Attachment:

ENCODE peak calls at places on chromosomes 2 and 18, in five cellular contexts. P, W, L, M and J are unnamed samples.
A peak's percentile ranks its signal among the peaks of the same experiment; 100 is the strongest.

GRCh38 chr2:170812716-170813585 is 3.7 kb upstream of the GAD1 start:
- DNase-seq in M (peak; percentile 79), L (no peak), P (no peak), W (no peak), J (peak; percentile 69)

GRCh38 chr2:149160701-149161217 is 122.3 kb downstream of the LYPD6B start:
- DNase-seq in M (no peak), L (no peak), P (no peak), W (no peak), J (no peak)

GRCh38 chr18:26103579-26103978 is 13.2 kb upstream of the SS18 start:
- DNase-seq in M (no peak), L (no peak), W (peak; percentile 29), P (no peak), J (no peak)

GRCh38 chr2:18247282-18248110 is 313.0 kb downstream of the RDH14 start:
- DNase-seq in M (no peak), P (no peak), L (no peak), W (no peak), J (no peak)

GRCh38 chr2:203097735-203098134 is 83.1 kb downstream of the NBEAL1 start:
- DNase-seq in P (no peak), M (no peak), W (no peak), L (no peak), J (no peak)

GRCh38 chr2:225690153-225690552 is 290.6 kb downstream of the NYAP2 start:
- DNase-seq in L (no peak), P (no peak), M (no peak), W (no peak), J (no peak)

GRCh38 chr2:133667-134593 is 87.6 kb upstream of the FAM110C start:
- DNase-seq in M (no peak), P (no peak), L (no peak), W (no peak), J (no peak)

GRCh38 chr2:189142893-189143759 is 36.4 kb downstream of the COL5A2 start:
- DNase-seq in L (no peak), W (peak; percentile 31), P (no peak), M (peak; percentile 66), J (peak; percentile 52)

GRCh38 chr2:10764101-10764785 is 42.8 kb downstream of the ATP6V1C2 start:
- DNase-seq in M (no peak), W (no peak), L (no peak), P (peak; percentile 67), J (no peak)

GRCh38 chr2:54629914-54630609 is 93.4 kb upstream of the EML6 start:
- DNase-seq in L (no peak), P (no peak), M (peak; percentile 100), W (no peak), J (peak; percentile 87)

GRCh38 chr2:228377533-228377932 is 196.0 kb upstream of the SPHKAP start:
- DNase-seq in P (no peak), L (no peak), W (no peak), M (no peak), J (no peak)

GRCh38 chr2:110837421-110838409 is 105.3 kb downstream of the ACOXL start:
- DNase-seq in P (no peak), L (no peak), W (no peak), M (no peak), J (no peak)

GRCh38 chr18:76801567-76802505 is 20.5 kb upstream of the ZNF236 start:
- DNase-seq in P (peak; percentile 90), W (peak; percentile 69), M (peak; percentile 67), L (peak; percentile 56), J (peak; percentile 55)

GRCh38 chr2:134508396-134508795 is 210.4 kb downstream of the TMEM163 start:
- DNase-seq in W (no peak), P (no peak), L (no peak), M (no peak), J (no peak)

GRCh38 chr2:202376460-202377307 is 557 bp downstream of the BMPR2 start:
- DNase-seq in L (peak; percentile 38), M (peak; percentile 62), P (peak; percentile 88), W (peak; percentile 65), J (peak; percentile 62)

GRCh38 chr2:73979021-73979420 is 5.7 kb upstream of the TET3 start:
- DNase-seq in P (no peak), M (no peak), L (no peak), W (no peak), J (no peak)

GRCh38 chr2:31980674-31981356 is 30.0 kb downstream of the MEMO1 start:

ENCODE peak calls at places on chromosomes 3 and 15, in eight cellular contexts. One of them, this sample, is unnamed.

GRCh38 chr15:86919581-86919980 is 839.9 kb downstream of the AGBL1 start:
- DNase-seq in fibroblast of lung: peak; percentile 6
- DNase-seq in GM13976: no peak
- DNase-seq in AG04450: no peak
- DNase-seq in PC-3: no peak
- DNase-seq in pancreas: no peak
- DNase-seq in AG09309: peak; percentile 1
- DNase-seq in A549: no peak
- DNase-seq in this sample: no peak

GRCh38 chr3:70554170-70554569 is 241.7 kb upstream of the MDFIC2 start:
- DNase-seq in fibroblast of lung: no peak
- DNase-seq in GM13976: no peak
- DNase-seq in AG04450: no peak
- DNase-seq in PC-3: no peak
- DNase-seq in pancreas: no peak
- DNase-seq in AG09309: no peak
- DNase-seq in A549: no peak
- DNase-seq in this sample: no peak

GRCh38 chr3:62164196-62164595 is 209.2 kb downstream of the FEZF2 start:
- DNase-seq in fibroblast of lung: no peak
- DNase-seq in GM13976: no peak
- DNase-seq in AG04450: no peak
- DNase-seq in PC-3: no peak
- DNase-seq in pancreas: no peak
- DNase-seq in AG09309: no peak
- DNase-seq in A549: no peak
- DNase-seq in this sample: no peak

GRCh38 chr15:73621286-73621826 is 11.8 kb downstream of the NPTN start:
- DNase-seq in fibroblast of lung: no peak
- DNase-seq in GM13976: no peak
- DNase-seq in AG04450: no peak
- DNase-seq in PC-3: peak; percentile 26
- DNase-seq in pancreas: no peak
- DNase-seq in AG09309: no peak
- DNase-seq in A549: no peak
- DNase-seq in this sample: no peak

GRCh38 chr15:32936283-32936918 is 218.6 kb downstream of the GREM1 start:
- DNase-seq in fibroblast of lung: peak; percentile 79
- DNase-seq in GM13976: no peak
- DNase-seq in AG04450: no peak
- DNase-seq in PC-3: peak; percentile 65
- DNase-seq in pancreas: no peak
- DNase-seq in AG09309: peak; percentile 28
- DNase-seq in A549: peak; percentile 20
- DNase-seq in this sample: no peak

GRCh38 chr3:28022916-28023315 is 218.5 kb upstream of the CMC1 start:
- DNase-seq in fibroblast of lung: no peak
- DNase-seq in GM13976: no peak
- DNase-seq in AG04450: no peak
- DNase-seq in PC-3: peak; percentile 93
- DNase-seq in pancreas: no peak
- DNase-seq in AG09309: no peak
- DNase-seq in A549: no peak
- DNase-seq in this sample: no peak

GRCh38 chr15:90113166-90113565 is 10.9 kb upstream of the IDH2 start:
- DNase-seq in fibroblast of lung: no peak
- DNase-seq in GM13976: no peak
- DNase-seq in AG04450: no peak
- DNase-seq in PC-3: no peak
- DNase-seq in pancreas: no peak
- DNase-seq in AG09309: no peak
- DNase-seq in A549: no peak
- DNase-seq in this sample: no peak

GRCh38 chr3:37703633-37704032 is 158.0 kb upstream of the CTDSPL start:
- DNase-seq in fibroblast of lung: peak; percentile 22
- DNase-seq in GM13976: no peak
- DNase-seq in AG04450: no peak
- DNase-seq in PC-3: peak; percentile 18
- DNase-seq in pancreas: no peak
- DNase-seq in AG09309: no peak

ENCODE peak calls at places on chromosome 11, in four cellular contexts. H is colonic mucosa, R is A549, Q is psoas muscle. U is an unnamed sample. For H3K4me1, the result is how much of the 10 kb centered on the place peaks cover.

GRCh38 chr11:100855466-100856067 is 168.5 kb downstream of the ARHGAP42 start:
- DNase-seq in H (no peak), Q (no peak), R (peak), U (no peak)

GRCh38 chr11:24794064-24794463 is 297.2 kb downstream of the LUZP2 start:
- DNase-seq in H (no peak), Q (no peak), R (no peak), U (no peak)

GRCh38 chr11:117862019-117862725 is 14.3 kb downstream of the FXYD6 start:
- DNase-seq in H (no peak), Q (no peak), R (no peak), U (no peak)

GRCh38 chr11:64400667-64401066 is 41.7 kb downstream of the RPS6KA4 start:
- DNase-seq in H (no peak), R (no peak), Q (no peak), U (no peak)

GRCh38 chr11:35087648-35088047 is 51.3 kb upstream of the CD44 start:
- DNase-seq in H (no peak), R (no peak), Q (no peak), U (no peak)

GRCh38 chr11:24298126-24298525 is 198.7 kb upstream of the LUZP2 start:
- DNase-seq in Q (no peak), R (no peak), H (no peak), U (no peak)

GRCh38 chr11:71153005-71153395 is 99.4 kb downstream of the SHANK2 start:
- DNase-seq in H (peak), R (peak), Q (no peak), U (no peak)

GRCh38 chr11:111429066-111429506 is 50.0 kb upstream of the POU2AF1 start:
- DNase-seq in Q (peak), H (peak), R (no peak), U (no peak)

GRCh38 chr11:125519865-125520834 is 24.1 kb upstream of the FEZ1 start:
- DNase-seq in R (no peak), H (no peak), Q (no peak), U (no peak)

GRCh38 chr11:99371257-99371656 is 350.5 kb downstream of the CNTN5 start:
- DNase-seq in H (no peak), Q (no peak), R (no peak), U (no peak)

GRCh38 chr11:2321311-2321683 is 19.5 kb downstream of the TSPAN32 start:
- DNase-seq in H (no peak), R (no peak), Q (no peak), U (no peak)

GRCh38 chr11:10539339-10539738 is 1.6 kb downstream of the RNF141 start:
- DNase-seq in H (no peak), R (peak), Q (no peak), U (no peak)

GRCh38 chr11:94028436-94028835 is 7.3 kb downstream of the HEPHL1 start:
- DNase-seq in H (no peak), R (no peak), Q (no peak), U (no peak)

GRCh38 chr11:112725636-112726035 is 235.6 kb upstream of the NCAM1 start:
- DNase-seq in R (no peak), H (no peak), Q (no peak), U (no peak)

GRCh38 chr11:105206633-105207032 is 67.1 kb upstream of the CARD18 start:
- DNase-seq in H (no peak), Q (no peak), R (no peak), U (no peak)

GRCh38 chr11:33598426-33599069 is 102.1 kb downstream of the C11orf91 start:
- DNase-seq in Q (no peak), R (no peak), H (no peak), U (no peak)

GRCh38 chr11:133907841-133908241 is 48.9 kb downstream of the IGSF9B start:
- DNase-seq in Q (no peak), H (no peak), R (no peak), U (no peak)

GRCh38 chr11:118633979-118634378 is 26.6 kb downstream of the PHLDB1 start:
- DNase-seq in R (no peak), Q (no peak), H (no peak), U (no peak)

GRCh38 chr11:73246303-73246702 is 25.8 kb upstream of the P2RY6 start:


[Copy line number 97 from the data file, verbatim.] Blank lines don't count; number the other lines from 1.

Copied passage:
- DNase-seq in AG09309: no peak